2009 INA Nanny of the Year
I’m involved with the Susan G. Komen Breast Cancer 3-Day and I want you to know what it means to me. I’ve lost family, friends, and a child I babysat to cancer. I have family members with tumors and cancer and we fight, pray, and wait. About two years ago my sister-in-law, at age 35, was diagnosed with stage 4 melanoma. At this point, I had reached enough and I joined the fight against cancer. I went to The3Day.com, registered, lead and joined training walks, worked on fundraising, attended workshops, and prepared to walk 60 miles in 3days thinking, “How hard could it be?”
3-Day 2008: I was at the starting point at 6am and walked my first 20 miles, I arrived at camp, looked at my tent and asked myself how I was going to get down there, but once I did, I was sound asleep until my cell phone rang at 4am. My sister-in-law was being rushed to the ER and it didn’t look good. Day 2: I crawled out of my tent on legs like jello and started walking the next 20 miles. That evening I walked into camp with an Ace bandage around my knee, a rash around my ankles, and a plan to take the Sag van to lunch the next day, leaving me only to walk the last 7 miles, if that. I fell into my tent exhausted again that night. My phone rang in the middle of the night, my sister-in-law was gone. I cried myself back to sleep and woke up the next morning on a mission. The medical team wanted me to take a van to lunch. I told them, “My sister-in-law had died last night and she was a fighter. People fight cancer every day; they never get to stop, neither will I.” They took a step back and with that I started walking. I limped into the holding area for closing ceremonies with a full blown case of cellulitis, feet the size of shoe boxes, and the knowledge that I was the last to arrive, but I also knew I walked every mile. I had learned just how hard it could be!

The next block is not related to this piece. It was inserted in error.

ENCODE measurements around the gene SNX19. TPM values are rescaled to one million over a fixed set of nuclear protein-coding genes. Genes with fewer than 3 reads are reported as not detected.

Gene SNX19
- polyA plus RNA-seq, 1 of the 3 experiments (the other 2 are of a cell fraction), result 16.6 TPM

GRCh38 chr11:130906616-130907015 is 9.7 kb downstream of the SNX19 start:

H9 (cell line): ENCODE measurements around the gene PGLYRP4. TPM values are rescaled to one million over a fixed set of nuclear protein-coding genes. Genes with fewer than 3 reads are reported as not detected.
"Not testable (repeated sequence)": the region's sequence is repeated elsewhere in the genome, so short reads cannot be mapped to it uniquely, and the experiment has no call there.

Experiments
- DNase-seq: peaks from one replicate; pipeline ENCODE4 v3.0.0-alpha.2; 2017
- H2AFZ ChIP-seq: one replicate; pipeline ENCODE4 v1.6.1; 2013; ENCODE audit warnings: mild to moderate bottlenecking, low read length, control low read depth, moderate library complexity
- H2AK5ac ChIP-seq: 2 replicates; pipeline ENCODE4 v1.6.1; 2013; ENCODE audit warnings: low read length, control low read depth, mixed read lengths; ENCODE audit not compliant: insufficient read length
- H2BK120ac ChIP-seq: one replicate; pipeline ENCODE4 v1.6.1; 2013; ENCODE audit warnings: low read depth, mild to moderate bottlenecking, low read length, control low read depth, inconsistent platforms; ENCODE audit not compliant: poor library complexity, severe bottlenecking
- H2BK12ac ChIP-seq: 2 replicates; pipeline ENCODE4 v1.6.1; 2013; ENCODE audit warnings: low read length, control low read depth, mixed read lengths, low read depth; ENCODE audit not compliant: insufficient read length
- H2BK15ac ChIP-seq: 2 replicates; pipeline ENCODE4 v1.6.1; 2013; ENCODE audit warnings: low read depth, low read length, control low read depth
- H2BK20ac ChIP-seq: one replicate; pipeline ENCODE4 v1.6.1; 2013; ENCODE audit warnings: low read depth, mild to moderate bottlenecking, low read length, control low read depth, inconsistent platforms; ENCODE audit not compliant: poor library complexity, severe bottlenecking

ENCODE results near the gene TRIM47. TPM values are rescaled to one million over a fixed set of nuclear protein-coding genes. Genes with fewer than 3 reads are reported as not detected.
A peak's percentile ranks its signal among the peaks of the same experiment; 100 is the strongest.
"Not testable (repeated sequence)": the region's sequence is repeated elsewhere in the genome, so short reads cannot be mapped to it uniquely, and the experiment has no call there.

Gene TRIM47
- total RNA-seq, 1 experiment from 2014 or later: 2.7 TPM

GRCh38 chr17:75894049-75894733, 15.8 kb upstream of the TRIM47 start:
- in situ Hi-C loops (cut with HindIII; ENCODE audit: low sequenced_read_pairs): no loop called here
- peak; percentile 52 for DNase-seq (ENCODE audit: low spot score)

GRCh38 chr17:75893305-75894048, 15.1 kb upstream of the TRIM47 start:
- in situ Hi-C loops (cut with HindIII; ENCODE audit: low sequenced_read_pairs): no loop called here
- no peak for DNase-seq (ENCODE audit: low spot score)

I have met amazing people though the 3-Day Walk and I have learned that there are people that I already know who are fighters and survivors, they just don’t usually talk about it. Breast cancer alone strikes 1 in 8 women so it could be affecting about a dozen at any nanny conference. Eat healthy, use sunscreen, and get a mammogram, it’s worth it.
3-Day 2009: This year I wanted to smile during the 3-Day. Walking outside with a bra over my T-shirt, pinkies in the air, yelling, “Whooo hooo, hook ’em up ladies.” and hearing people ‘Whooo hooo’ in response. That’s the icing on the cake!